Revised PEP 318 - Function/Method Decorator Syntax

Bernhard Herzog bh at intevation.de
Wed Jun 11 15:07:41 CEST 2003


Duncan Booth <duncan at NOSPAMrcp.co.uk> writes:

> Bernhard Herzog <bh at intevation.de> wrote in 
> news:6qwufsn9un.fsf at salmakis.intevation.de:
> 
> > But then again with decorators I might just as well write
> > 
> > def foo(self) as attributed(my_attr = "bar"):
> >     pass
> > 
> > with attributed defined as e.g.
> > 
> > def attributed(**kw):
> >     def add_attrs(f):
> >         for key, value in kw.items():
> >             setattr(f, key, value)
> >     return add_attrs
> > 
> 
> I doubt this would have the desired effect. Perhaps we should take this as 
> a warning: the proposed syntax seems to lead to people writing code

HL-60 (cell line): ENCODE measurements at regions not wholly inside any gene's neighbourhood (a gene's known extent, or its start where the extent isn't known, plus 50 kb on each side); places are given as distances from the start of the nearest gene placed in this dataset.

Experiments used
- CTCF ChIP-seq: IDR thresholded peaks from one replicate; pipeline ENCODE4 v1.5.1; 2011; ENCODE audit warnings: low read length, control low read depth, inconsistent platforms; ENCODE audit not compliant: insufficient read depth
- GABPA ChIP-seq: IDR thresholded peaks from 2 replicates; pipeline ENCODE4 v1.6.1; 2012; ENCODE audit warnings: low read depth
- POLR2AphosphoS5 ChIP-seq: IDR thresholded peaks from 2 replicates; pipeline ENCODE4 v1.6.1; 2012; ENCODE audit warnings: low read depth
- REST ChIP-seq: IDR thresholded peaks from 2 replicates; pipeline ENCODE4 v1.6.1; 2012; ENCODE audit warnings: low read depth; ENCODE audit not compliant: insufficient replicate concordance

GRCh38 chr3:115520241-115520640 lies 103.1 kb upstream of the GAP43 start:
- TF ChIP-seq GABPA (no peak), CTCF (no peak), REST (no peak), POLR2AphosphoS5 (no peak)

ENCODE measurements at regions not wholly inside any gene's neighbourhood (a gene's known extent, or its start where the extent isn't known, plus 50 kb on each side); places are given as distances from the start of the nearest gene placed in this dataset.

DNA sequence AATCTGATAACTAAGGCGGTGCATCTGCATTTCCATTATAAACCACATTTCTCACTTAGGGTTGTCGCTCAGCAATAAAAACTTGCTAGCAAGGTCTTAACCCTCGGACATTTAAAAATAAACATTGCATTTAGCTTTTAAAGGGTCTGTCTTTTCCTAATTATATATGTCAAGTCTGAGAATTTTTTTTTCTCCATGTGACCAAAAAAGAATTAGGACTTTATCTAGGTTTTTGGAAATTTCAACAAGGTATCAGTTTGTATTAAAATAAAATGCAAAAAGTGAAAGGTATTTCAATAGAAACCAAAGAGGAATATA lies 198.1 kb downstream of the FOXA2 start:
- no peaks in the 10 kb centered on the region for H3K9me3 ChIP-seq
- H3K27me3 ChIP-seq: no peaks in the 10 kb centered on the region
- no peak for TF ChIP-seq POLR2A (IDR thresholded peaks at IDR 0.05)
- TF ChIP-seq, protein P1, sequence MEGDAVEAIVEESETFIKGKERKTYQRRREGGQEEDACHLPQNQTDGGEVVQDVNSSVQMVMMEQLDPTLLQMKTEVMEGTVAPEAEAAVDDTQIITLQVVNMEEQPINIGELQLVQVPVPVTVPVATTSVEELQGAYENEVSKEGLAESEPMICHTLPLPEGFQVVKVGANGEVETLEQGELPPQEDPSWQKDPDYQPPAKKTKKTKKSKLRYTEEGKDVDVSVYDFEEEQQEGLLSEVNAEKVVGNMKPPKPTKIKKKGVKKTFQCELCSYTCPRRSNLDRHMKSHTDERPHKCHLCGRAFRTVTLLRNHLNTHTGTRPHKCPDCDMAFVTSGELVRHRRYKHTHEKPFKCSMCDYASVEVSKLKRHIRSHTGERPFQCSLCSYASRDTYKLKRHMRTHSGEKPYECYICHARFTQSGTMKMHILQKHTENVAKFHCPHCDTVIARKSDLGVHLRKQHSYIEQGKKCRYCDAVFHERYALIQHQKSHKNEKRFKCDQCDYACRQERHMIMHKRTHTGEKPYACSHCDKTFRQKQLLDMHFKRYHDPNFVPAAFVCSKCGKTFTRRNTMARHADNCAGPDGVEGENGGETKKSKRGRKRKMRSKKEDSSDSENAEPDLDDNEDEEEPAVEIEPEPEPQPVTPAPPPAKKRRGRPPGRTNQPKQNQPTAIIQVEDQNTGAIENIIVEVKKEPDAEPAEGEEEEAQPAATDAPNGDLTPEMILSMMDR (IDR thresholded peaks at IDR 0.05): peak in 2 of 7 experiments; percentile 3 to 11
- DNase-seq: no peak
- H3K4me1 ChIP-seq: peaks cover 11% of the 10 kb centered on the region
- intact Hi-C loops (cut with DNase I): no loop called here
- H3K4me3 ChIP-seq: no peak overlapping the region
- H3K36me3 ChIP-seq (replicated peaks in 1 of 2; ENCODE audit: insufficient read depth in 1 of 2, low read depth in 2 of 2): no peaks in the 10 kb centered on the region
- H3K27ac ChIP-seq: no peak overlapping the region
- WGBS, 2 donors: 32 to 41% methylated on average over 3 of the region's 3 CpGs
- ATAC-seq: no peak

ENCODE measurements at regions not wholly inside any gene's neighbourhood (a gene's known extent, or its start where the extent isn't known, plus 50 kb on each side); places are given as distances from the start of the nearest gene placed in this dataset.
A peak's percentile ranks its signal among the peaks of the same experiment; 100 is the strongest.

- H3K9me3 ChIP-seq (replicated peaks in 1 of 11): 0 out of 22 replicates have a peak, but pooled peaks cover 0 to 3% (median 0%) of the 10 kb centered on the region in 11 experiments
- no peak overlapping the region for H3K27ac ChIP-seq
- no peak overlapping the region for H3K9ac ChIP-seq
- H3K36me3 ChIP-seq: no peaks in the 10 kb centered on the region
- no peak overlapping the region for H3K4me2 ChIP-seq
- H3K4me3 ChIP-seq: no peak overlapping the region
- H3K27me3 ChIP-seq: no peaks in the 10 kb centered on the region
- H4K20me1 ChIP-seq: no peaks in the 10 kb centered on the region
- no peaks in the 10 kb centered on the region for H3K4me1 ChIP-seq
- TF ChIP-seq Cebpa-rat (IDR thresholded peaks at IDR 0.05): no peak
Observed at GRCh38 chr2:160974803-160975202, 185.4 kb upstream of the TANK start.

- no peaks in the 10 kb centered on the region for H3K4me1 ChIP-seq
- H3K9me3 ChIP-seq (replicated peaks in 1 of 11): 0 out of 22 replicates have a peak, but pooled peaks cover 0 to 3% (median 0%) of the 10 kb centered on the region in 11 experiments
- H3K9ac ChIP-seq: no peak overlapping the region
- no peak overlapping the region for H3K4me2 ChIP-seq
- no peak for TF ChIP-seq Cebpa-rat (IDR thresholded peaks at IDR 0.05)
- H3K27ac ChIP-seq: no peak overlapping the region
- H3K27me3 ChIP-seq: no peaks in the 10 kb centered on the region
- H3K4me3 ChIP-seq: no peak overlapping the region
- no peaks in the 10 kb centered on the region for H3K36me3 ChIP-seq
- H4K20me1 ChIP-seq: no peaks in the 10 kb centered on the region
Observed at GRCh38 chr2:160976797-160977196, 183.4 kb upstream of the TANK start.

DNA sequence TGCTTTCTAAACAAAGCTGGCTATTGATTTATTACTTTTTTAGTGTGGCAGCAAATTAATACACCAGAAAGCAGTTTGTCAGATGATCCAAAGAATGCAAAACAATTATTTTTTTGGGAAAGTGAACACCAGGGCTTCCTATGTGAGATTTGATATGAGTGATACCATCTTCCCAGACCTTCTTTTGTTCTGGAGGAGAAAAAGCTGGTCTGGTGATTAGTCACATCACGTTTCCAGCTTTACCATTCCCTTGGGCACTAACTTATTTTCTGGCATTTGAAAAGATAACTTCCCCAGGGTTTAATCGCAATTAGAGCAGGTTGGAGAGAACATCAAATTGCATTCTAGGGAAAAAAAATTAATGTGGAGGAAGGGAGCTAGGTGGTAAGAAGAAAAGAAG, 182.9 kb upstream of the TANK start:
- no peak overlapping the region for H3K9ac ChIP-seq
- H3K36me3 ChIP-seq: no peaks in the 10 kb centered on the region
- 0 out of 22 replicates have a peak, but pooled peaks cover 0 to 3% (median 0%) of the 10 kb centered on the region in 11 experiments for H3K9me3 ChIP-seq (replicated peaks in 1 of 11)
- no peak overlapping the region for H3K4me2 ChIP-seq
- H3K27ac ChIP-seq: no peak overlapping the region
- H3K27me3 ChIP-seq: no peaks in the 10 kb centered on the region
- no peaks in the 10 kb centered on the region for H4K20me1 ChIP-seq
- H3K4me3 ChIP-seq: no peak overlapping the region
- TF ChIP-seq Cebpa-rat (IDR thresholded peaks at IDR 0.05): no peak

> snippets like the one above which would result in foo==None.

Oops, indeed. The nested add_attrs should return f.

> I think the problem may be that the assignment to foo is sufficiently 
> obfuscated that it is too easy to forget its happening, or perhaps it's 
> just that forcing the decorators to work by returning an intermediate 
> function is an extra level of indirection that it would be nice to do 
> without.

I think it's rare that one would actually write decorator functions and
if you do you'll hopefully start with a test cases which will
immediately spot the problem if foo ends up being None. For those who
don't write test cases it should become obvious (well, at least it will
raise an exception) once foo is being called for the first time.

Note also that it's only easy to get wrong if you need to pass arguments
to the decorator function and therefore need one extra level of
indirection.

It seems to me that writing decorator functions is on a more abstract
level than what most Python programmers will do in their day to day
work. In this respect the decorators are similar to meta classes but not
as abstract.

   Bernhar


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